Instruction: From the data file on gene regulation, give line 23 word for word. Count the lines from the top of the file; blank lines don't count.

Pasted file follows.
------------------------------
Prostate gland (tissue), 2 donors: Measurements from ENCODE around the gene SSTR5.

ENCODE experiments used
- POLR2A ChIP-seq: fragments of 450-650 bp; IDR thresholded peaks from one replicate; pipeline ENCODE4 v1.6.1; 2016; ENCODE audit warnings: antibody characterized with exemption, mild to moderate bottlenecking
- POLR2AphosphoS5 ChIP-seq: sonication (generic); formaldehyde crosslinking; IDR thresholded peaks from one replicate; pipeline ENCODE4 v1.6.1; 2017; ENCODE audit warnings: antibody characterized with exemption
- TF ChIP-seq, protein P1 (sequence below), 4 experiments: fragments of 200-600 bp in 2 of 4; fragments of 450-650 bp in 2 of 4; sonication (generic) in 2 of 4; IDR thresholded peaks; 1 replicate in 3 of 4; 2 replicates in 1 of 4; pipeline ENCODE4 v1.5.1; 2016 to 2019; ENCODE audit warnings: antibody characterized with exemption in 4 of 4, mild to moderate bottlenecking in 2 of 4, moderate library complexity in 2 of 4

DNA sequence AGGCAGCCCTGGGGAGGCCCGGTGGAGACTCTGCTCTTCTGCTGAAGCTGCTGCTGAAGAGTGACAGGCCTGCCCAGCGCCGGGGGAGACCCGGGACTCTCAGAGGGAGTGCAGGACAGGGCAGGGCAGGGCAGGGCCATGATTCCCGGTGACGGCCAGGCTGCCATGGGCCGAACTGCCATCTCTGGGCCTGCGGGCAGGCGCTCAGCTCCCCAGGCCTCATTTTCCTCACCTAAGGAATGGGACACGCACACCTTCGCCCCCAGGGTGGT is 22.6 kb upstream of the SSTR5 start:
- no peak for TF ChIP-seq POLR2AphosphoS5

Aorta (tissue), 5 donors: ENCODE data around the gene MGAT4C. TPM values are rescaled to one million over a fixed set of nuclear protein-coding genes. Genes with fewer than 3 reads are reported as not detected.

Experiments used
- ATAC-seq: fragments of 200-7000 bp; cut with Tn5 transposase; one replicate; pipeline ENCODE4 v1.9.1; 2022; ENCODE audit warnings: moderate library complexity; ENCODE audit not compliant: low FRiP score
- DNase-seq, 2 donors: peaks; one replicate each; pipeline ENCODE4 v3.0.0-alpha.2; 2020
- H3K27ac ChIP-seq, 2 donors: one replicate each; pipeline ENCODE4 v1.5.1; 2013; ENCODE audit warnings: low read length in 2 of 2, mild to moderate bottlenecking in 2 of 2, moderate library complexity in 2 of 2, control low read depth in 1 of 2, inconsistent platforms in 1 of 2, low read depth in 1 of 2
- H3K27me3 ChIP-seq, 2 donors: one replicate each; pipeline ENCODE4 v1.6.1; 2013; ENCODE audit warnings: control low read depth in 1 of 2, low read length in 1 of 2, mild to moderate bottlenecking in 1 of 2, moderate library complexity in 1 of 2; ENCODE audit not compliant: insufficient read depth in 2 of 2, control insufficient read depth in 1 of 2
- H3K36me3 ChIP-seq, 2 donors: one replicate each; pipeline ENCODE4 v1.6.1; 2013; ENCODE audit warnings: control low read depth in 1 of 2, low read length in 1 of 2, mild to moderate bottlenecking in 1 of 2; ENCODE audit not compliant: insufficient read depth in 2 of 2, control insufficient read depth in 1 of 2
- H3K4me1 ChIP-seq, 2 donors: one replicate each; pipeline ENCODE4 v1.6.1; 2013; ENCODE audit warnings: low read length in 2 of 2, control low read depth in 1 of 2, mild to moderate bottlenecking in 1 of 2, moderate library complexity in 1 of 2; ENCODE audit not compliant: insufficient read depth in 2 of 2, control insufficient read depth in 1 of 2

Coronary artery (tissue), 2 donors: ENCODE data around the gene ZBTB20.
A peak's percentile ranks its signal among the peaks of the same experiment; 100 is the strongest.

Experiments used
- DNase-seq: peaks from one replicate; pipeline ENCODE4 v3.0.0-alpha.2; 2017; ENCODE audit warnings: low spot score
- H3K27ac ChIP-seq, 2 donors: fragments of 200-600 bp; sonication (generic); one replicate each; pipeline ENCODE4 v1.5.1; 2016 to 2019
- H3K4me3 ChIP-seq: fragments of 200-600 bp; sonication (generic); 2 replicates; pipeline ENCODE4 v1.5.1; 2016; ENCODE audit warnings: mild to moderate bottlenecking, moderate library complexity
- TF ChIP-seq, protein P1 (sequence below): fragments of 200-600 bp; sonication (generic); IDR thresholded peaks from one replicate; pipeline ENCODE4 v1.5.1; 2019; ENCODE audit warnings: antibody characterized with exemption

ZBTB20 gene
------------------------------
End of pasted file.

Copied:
ZBTB20 gene